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Monday, August 14, 2006


Peace and Socialism

John Reid has declared that the War on Terror is at an end!

He said that it was a “dreadful misjudgement if they believe that the foreign policy of this country should be shaped in part or in whole under the threat of terrorist activity”.

Oh, hang on. He only meant that we will not stop acts of war and occupation in the Middle East as part of a response to threats of terror. This is despite the fact that the principal justification for the shape of our modern foreign policy is that it is, categorically, a response to terrorism. Foreign policy would not be what it is, we are asked to assume, if it were not for terrorism. We would not have soldiers in oil-rich states if it were not for the temporally prior acts of terrorism.

Please remember, and get this straight; our foreign policy is nothing more than a response to terrorism combined with a deepest concern to spread democratic freedom. Do not dare to suggest that our foreign policy is anything but a complete break with the past. Now, without any sort of change in the structure or institutions of our society, we have miraculously reached a point where foreign policy does not serve the material interests of national elites. Marvellous!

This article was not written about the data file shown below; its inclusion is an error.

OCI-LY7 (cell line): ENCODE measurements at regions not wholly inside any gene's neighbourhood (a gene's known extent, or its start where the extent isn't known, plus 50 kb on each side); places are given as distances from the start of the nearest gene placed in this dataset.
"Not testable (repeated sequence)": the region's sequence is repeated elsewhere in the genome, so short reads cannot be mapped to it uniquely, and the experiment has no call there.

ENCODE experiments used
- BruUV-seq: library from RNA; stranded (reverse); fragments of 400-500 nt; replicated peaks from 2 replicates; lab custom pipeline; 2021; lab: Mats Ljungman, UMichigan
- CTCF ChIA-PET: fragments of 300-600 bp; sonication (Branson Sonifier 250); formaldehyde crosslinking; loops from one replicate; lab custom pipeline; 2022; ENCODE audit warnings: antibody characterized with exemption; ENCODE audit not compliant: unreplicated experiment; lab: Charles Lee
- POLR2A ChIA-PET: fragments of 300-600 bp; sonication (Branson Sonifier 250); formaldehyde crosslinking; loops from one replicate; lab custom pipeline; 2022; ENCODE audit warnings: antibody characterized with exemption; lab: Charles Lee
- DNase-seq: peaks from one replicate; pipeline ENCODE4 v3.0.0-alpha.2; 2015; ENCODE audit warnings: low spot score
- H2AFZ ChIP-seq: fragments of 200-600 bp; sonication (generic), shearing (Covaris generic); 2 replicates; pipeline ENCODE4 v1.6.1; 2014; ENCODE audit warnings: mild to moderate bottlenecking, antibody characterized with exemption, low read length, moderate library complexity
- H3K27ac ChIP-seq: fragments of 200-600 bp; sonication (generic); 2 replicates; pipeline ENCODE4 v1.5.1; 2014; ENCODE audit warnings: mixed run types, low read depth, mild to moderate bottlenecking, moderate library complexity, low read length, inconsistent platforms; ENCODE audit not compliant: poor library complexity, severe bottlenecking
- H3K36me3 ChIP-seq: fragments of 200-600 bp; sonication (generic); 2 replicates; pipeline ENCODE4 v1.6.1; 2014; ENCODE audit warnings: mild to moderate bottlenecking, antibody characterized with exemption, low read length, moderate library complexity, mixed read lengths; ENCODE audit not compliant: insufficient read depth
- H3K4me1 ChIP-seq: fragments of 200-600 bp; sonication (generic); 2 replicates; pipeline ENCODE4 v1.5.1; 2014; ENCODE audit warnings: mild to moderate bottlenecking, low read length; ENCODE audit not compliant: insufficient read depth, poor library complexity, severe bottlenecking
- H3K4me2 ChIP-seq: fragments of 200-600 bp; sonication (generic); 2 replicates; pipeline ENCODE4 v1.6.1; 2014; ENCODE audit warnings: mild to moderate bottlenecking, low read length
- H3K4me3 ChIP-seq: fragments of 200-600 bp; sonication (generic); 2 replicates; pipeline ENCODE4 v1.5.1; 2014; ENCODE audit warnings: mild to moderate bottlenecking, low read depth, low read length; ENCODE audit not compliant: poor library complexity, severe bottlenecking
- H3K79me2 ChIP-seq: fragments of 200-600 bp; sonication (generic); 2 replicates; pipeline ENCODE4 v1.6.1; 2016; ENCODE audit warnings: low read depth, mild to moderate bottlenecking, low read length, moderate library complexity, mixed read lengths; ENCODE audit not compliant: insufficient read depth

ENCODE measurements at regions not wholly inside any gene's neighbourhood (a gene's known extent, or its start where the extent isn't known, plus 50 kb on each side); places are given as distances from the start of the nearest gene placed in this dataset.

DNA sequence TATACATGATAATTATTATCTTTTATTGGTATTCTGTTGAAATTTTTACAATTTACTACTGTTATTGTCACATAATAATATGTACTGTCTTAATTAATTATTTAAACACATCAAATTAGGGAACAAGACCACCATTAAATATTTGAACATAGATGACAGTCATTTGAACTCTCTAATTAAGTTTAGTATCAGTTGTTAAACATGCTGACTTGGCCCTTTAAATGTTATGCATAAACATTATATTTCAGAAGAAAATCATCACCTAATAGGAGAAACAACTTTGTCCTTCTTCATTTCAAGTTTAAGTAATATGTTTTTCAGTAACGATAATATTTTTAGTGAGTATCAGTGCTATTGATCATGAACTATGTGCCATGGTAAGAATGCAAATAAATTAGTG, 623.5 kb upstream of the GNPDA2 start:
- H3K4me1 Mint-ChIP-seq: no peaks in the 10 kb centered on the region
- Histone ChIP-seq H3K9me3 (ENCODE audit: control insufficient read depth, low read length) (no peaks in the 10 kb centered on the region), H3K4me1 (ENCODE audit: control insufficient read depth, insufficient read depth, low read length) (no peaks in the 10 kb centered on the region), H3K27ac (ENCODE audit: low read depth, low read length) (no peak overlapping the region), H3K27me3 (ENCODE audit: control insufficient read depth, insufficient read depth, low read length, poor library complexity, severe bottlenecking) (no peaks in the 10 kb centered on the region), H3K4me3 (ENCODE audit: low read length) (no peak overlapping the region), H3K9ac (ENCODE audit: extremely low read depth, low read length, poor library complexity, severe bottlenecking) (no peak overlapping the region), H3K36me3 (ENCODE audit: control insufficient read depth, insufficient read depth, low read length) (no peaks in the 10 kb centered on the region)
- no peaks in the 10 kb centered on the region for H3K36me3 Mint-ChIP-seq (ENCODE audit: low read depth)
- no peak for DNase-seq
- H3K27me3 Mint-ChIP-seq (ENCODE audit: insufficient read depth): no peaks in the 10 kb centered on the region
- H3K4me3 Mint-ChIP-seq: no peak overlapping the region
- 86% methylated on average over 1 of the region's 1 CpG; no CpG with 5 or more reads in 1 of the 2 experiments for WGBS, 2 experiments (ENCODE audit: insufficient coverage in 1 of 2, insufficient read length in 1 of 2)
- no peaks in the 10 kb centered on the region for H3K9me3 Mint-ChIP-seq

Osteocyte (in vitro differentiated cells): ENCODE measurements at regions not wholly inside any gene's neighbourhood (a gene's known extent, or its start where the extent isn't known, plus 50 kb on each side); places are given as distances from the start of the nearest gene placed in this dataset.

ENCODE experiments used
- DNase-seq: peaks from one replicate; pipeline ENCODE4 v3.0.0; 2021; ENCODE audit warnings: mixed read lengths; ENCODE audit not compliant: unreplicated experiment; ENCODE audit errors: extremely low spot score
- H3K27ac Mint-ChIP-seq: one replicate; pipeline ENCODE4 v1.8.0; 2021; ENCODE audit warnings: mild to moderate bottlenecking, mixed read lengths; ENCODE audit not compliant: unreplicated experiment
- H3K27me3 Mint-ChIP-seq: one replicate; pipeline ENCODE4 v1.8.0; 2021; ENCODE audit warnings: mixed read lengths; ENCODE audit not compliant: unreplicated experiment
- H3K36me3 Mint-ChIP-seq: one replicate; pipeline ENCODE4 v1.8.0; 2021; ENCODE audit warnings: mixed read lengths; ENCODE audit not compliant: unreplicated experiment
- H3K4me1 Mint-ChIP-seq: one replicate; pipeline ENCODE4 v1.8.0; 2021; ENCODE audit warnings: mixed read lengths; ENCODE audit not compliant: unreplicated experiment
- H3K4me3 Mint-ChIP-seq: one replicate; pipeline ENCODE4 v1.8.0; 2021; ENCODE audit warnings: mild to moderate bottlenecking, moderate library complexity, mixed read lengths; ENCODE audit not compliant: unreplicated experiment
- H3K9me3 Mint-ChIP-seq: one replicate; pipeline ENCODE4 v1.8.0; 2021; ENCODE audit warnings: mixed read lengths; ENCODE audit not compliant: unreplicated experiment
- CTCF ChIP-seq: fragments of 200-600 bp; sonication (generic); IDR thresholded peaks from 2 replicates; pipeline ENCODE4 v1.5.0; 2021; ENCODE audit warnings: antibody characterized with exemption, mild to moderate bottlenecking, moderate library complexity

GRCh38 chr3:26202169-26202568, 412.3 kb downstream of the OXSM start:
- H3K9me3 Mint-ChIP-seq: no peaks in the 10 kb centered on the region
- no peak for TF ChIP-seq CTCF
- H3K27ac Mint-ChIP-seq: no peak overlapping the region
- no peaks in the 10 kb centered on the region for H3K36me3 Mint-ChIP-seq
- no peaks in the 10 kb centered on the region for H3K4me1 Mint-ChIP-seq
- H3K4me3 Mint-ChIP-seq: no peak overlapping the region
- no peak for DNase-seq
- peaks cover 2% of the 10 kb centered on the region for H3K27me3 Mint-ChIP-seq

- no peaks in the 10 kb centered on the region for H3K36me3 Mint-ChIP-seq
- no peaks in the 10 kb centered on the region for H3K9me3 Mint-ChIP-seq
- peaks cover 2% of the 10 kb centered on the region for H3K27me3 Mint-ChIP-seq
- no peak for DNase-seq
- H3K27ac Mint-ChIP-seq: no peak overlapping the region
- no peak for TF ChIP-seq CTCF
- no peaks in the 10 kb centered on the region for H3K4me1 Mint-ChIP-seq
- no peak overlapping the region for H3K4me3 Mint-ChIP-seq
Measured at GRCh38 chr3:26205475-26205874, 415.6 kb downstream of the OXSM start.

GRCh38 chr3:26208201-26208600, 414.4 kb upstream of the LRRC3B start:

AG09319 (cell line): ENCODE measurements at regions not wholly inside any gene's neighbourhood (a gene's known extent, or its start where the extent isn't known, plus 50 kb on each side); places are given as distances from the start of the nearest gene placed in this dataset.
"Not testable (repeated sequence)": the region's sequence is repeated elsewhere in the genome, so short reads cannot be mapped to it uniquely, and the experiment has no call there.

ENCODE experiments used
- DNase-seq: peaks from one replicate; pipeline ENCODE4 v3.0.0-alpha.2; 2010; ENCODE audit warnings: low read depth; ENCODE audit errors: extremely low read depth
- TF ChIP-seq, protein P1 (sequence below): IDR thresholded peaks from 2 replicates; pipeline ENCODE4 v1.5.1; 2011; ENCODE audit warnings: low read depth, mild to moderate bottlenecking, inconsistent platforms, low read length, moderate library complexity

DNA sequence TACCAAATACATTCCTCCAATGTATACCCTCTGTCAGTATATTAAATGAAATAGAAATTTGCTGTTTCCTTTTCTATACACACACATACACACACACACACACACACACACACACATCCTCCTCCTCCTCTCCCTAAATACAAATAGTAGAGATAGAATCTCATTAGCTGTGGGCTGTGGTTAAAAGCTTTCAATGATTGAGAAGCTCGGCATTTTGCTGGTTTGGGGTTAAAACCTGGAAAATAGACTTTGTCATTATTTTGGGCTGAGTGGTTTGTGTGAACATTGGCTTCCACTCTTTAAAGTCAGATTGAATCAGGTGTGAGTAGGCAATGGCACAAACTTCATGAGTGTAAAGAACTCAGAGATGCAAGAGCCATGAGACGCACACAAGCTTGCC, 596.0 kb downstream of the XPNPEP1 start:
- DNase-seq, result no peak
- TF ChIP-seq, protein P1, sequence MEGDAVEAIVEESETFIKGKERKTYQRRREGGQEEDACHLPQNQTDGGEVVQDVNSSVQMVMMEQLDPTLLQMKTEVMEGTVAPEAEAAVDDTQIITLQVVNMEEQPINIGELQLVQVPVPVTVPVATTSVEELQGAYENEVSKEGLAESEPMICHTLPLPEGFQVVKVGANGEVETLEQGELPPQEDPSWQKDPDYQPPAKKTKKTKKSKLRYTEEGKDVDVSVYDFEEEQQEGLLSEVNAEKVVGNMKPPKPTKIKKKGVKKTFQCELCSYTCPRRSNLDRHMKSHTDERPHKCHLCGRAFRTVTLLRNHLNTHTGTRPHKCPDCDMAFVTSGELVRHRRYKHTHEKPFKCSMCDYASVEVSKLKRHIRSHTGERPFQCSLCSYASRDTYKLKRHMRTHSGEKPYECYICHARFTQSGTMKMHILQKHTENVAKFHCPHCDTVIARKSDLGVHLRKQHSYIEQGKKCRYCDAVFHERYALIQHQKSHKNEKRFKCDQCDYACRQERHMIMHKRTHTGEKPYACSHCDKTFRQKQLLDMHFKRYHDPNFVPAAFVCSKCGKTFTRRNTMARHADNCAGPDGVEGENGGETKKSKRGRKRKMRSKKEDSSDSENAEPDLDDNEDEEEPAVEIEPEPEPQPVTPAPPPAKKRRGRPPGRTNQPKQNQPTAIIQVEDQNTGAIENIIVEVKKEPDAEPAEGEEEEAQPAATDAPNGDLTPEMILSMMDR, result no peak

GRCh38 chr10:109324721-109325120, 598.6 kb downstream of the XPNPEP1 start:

But, if our foreign policy is of this categorically new and noble design, part of the War on Terror rather than a struggle for power at home and abroad, then it is surely designed to reduce the incidence of terrorism. If we fight a War on Terror with methods that result only in a greater incidence of terrorism, then it will be a war without end. And no-one would want that. Not in a world in which our political elites, the Great Men that they are, have transcended the structural and institutional drivers that have constrained all corresponding elites prior to 1997. Would they?

Of course not. And to understand just how deep, despite the lack of any structural or institutional change in society, this break in historical continuity runs, we only have to quote John Reid once again.

“That is not the British way, it is antithetical to our very central values. We decide things in this country by democracy, not under the threat of terrorism.”

That is right. Writing a letter to the government asking for a change in our foreign policy is antithetical the British way*. Indeed, it is antidemocratic. Labour used to stand for Peace and Socialism. Now it proudly flies the banner ‘Shut Up and Die’.

*Incidentally, what on Earth is that? Is it a crude transatlantic reworking of that all-purpose patriotic rallying cry, ‘the American way’? How very British, eh?

Update: Roy Hattersley has a column in the Guardian addressing this subject. As his editors summarise, it argues “oppose British policy on its merits - not because it makes us a target”. Which is all well and good, until we understand that, as our foreign policy is being sold to us as being a means to make us safer, the merits of the policies cannot be disentangled from whether or not these policies make us a target. There are other ways of justifying our foreign policy, of course, but if we take democracy seriously then we must take the argument that is the basis of the consent of the polity to that policy to be of great importance.

Update Two: Kim Howells has exposed government policy as an imperialistic and authoritarian scam for which terrorism is nothing but a handy pretext. According to BBC News Online, he argues that, “"no government" formulates policy based on a perceived risk from terrorists.”

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